In June, NHS England announced it would allow practices in Somerset to opt out of the national QOF and participate in a local quality scheme pilot instead.
It has now confirmed that further opt-out plans would not be sanctioned, despite interest from several CCGs. This strengthens its stance from January when it suggested further opt-outs would be unlikely.
NHS England board papers released ahead of a meeting on 3 July said it was committed to ‘closely monitoring’ the impact of the Somerset scheme this year and that, should the scheme not produce its intended benefits, the practices must return to the QOF from 2015/16.
NHS Somerset CCG led development of the local scheme with input from the local area team, representing an early example of co-commissioning. Co-commissioning looks set to become more prevalent next year, with nine out of ten CCGs submitting bids for control of GP contracts.
Practices participating in the Somerset Quality Practice Scheme are expected to provide the care incentivised in the QOF and report clinical data, but will not receive funding based on QOF performance.
Funding will instead be used to recognise their contribution to creating more proactive, multidisciplinary and integrated care arrangements across health and care organisations in Somerset.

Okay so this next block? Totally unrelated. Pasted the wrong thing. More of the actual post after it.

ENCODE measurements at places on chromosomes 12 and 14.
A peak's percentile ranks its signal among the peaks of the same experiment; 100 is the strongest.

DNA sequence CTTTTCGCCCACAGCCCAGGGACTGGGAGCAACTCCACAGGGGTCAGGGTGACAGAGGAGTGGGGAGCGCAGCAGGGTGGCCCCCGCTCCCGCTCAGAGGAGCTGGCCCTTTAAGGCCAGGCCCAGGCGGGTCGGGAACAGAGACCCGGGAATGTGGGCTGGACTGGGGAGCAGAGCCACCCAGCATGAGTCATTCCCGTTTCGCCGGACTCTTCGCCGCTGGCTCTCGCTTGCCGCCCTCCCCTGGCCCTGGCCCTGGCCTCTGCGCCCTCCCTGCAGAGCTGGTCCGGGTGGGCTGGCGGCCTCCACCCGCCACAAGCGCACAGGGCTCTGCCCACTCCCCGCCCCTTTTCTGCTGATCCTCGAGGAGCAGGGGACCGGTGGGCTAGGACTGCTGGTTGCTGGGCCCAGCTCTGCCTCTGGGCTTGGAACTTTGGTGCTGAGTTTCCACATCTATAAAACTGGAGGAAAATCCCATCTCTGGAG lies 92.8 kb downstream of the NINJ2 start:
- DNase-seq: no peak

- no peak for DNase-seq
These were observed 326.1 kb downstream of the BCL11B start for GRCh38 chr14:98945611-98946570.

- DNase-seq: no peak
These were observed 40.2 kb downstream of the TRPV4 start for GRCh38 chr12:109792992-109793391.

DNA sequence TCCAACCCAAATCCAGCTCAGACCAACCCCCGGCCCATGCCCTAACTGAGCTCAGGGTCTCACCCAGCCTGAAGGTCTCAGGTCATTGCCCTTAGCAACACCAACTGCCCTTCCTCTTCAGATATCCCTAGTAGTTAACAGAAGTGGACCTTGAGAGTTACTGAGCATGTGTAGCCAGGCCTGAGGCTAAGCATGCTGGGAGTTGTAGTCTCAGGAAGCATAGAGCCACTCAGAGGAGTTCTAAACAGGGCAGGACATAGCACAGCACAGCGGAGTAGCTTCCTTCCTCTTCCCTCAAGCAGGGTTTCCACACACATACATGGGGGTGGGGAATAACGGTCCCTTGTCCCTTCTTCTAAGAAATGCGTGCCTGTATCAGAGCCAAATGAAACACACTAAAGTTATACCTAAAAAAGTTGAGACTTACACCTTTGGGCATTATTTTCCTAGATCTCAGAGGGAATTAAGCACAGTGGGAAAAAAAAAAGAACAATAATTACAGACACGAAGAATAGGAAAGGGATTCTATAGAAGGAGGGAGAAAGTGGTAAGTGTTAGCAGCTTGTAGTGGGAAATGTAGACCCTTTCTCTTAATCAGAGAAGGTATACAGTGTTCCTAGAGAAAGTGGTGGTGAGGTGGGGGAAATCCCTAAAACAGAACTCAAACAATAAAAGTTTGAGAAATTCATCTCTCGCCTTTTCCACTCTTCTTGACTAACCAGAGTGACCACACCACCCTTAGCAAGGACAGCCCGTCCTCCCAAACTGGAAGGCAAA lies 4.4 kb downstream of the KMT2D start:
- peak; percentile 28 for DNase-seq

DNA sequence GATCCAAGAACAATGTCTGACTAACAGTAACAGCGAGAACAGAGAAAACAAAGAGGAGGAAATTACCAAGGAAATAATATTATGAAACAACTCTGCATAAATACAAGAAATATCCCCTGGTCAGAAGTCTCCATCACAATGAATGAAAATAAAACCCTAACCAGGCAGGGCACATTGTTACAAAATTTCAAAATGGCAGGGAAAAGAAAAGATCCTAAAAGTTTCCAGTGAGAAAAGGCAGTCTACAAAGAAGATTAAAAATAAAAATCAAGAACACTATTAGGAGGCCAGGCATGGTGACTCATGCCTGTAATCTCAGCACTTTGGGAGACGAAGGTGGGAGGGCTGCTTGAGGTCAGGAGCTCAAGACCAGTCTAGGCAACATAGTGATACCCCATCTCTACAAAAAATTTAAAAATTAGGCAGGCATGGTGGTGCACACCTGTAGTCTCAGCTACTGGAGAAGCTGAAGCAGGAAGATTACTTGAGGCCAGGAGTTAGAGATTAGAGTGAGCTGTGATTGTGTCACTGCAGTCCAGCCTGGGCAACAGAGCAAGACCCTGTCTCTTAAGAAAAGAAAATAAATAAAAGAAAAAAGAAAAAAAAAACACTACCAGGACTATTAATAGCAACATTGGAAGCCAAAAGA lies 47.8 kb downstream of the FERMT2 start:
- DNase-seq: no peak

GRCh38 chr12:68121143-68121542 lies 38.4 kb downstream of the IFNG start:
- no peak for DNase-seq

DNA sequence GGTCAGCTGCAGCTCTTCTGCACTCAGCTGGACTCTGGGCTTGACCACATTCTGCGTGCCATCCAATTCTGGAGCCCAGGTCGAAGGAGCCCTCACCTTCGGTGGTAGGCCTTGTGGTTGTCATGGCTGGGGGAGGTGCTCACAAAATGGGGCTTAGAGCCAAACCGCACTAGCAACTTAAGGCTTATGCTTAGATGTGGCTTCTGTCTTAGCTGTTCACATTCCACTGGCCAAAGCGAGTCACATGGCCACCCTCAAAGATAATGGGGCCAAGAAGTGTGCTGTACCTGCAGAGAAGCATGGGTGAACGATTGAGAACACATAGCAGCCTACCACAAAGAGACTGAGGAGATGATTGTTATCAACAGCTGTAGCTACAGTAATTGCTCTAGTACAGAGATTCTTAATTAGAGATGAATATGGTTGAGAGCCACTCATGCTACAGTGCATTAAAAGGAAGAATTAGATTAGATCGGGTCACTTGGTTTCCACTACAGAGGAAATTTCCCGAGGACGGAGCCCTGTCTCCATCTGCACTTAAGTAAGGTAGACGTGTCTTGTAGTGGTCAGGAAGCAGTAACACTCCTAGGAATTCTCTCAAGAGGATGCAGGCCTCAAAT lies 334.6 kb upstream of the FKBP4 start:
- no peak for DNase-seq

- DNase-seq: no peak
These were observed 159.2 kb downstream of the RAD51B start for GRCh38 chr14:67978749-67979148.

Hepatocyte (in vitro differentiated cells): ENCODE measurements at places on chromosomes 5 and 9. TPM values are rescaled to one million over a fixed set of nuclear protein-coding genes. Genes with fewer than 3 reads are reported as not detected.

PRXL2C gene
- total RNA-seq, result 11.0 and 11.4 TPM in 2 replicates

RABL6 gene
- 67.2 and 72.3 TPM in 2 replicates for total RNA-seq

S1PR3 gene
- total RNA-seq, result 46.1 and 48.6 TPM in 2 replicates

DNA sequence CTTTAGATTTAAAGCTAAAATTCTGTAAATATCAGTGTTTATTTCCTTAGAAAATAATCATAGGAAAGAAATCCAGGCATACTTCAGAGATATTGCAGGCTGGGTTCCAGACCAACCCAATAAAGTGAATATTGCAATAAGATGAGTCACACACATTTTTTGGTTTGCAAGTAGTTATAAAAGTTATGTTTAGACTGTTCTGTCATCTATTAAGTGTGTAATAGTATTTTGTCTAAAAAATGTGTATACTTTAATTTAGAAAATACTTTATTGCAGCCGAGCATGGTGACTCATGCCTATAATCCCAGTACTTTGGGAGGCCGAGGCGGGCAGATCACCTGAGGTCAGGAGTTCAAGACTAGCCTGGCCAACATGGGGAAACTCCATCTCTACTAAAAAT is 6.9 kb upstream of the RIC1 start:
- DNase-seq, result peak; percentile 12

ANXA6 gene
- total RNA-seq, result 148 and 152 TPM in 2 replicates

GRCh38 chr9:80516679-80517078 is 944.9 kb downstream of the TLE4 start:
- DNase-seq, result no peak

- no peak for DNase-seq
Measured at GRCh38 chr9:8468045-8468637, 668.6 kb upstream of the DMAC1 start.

Important to ensure 'patients don't lose out'
Most practices in Somerset have signed up to the local initiative, but the response in other parts of the country has been less receptive.
GPs at the LMC conference in Liverpool in May said locally-agreed QOF schemes that go beyond the nationally agreed deal risk ‘undermining’ the GPC contract and potentially ‘depriving practices of funding’.
GPC deputy chair Dr Richard Vautrey told GP there were ‘real issues’ with allowing local divergence from the QOF, and said it was the 'right approach' not to expand the pilot to include other areas this year.
He said: ‘We now need to look and see what happens to patient care when QOF indicators are removed and that can help inform future decisions.
‘We have big problems with the scheme about fragmentation and availability of care around the country. It's important we ensure that everyone has same access to a high standard of care wherever they are, and that is what QOF has allowed us to deliver. It’s important that we ensure patients don’t lose out if we change this.’
The success of the pilot will be independently evaluated by the South West Academic Health Science Network, which will assess the impact of the scheme on health outcomes and patient confidence in services.